New Minnesota president of basketball operations
Gersson Rosas took an aggressive tack toward his first draft with
The Timberwolves wound up with another wing player, Jarrett Culver,
and he comes with a strong defensive pedigree.
With the 11th overall selection, the Wolves took North Carolina
small forward Cameron Johnson, but with the intent of trading him
with power forward Dario Saric to Phoenix in a proposed pre-draft
swap that pushed them up five slots for the rights to Culver,
according to a person with knowledge of the agreement. The person
spoke to The Associated Press on Thursday because the trade cannot
become official for salary cap purposes until July 6, when free
agent contracts can be signed.
In the second round, with the 43rd overall selection, the Wolves
took Washington shooting guard Jaylen Nowell.
Culver, a 6-foot-6 shooting guard, played two seasons at Texas Tech
, helping the Red Raiders reach the Final Four for the first time
in program history. Culver’s last game was actually in Minnesota
when the Red Raiders lost to Virginia in the NCAA championship game
. He was the first recruit coach Chris Beard contacted after taking
the job, a native of Lubbock, Texas, who stayed in town to play for
the hometown school.
Beard transformed Texas Tech into a defensive machine, and Culver
was his best offensive player. Though he might not fit the profile
of the pure 3-point shooter the Timberwolves have lacked for years,
Culver ought to provide another boost to a team that can surely use
more lockdown defenders, too, just like last year’s first-round
draft pick, Josh Okogie.
”That’s one of the best parts of my game, the defensive side,”
Culver said. ”I feel like I can make an impact on the defensive
side and come in and do that. Also, playing with some great players
over there, I feel like I can make an impact on the offensive end
and be another threat.”
As a sophomore, Culver’s 3-point percentage fell to 30.2 from 38.4
during his freshman year.
”I’m still confident in my shot, for sure. All the work that I’ve
put in, I know it’s going to go in,” Culver said, adding: ”I feel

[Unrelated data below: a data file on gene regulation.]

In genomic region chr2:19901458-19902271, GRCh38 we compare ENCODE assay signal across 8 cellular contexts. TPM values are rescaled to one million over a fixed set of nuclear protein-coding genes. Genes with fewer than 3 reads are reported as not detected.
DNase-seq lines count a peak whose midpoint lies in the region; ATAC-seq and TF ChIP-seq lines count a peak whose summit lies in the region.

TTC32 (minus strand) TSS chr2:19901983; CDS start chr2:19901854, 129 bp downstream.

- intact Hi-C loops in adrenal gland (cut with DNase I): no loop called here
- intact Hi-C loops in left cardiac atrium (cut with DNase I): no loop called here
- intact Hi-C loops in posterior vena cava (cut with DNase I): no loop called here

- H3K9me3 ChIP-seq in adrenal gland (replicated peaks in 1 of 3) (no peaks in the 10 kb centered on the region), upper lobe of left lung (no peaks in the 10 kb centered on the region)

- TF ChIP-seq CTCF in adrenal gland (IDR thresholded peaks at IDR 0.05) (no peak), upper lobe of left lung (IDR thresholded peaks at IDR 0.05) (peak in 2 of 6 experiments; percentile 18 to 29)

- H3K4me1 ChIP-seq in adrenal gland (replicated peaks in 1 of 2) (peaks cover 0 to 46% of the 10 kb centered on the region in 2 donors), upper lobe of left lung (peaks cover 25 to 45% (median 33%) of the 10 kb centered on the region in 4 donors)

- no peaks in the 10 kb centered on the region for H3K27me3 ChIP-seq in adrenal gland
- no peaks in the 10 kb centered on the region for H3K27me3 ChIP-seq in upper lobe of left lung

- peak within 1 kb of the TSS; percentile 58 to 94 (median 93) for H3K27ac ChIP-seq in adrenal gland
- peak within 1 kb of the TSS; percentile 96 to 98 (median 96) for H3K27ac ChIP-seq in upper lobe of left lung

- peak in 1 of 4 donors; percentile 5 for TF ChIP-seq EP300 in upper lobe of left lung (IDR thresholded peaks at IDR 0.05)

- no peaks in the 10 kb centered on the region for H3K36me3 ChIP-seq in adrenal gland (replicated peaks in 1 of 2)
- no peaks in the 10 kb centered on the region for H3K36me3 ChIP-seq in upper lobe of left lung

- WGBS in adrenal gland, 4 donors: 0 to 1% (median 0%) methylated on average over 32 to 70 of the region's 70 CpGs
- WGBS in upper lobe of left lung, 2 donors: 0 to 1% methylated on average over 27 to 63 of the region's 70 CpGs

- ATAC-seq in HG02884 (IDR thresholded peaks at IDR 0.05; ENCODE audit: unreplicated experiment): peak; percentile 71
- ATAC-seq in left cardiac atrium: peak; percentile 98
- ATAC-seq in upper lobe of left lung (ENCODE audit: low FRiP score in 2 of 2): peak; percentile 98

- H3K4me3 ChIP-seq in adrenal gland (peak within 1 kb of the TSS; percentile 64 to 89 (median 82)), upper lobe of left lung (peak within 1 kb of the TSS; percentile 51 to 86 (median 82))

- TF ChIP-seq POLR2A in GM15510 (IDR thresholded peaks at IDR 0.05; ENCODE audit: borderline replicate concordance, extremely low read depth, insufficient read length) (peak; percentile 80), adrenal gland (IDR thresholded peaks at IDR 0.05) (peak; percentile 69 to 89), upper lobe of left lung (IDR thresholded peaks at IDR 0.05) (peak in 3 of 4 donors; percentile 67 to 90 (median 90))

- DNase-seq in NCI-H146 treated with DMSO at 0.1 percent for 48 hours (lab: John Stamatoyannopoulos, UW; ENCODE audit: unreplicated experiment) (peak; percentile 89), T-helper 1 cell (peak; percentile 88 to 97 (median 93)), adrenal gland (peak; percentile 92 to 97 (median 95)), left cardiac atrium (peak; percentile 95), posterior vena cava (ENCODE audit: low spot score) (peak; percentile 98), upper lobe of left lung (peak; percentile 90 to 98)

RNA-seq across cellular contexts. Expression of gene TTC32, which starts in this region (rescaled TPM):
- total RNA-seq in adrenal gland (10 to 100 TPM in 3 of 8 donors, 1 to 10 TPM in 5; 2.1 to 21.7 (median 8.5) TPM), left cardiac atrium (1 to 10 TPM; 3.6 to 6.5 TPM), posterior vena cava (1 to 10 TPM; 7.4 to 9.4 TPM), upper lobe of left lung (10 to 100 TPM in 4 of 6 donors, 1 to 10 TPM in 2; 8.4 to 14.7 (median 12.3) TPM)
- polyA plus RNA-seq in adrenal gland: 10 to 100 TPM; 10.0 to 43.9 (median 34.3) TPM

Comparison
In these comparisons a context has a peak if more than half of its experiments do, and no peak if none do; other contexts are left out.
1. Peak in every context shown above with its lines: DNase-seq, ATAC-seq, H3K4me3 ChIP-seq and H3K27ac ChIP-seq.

like a big reason why it dropped is just because I had the ball in
my hands more. I was guarded different by a lot of teams. If you
know the numbers, my freshman year, I wasn’t having off-the-dribble
shots, and I wasn’t really having the ball. It was more kick-out
threes. Then this year, I was really having to take tougher shots.”
Culver said he planned to get in the gym for a late-night workout
once the draft festivities were done. The Timberwolves weren’t
allowed to formally acknowledge him , because of the moratorium on
finalizing the trade, and like some of the other draftees he rather
awkwardly donned a Suns hat on stage and received a Suns wristwatch
as part of the requisite pomp.
”I’m not keeping that,” Culver said later. ”I already gave that
back. I’m making sure I got my Minnesota one on.”
Saric was acquired last November from Philadelphia in the Jimmy
Butler trade, with small forward Robert Covington and point guard
Jerryd Bayless. Covington was the centerpiece, but he played in
only 22 games for the Wolves because of a knee injury.
Saric, thus, wound up with the most visibility. The 6-foot-10
native of Croatia averaged 10.5 points and 5.5 rebounds in 68 games
for Minnesota, getting 28 starts. Saric shot 38.3% from 3-point
range. He can be a restricted free agent next summer, and the
Wolves don’t have much room under the luxury tax threshold after
awarding maximum contracts to center Karl-Anthony Towns and small
forward Andrew Wiggins.
Rosas, who left the Houston Rockets front office last month to take
over the Timberwolves , vowed to use all avenues possible to help
the team return to the playoffs. The only untouchable player on the
roster would be Towns.
”We want to make sure that we’ve got people in place that can grow
and develop with him and peak at the right time,” Rosas said this
week. ”You win in this league with high-end players, and
fortunately on our roster we’ve got a high-end player.”
There’s a lot of work remaining this summer for Rosas. The NBA’s
free agency frenzy, of course, is coming fast, with Derrick Rose,
Taj Gibson and Anthony Tolliver all about to become unrestricted
free agents and Tyus Jones on track to be a restricted free agent.
The rest of the front office and coaching staff have to be filled
out, too. The Timberwolves this week announced the addition of
David Vanterpool as associate head coach. After spending the last
seven seasons as an assistant with the Portland Trail Blazers,
Vanterpool will essentially be the defensive coordinator for new
coach Ryan Saunders.